Former Mindshare CEO Scott Neslund Appointed Red Bricks Media CEO; Discusses Digital Strategy

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Red Bricks MediaThe former CEO of WPP Group’s Mindshare and President of Publicis Groupe/Starcom MediaVest Group’s StarLink, Scott Neslund, has been named CEO of Red Bricks Media, a search and performance marketing agency.   Read the release.

The allure of digital continues to draw top executives as Neslund's appointment echoes last week's announcement that GroupM's new CEO would be their digital media chief, Rob Norman.

AdExchanger.com spoke to Neslund about his new role, display advertising and the ad holding company world he left behind.

AdExchanger.com: Given RBM's cross-channel aspirations, what do you see as the advantages of an agency like Red Bricks Media with its digital roots in competing with traditional media agencies in areas such as TV, newspaper or radio media buying?

SN: With media moving more into data rich digital formats, and with our background in data driven marketing, we will be at a competitive advantage against agencies with a traditional/offline media planning approaches. We know how to use digital data to target and market to consumers. Traditional media will always exist but we plan to be experts in all the new digital forms of traditional media.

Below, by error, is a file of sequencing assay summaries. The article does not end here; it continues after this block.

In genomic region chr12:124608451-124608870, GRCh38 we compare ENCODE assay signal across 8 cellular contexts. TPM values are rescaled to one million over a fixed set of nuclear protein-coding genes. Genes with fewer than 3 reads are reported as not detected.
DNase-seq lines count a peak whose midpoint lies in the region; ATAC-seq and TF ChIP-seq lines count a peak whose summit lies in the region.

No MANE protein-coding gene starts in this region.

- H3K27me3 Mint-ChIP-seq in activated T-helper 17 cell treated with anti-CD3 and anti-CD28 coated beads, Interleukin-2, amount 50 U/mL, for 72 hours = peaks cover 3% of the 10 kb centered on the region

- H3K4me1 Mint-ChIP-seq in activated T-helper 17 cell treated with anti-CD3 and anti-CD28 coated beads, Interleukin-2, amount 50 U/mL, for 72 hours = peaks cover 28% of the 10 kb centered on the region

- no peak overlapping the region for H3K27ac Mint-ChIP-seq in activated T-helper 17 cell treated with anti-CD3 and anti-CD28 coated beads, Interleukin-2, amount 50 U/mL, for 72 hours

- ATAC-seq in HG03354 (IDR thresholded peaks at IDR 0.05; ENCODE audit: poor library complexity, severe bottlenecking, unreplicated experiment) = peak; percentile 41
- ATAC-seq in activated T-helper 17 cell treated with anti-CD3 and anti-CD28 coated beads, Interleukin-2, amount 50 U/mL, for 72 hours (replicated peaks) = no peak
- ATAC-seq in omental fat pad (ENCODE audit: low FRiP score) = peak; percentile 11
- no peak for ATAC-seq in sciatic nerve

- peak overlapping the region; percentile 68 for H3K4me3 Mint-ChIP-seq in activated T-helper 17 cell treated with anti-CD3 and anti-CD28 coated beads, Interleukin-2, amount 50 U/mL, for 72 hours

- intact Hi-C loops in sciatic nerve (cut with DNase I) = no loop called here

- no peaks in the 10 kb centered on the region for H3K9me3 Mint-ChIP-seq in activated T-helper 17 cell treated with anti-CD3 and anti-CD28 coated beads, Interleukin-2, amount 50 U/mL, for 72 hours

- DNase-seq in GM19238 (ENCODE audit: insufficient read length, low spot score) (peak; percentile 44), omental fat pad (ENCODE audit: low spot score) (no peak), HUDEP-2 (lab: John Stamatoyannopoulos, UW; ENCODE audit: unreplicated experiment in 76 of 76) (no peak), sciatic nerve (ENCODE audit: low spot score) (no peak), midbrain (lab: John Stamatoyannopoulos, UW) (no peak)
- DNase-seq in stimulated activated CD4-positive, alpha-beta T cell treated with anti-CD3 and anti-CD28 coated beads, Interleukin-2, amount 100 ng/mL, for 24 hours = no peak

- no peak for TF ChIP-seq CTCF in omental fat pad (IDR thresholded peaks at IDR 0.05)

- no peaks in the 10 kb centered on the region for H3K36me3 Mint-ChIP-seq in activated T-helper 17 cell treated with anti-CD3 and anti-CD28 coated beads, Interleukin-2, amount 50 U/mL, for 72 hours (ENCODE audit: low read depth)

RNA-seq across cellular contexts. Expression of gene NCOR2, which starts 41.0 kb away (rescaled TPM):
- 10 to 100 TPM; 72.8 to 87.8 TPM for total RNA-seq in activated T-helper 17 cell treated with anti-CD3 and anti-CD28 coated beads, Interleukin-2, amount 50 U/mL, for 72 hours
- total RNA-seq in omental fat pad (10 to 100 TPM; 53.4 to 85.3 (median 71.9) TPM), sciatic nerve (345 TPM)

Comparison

AdExchanger.com: Does RBM see display advertising as an opportunity? Any discussion around leveraging the agency's search specialization to exploit data-driven demand-side platforms for display advertising?

SN: Yes. With more display media going into technology driven ad exchanges and more display media going to behavioral targeting, it is data driven marketers that will be in a great position to compete.

AdExchanger.com: What are your thoughts on the ad holding company model? What will it need to do survive - or should it?

SN:Holding companies need to make sure that they keep their overhead costs down and don’t become just an added expense to advertisers. Holding companies that break down functional silos to work for the benefit of clients and keep overhead costs down will survive in the future. Those that don’t will have a tough time.

By John Ebbert

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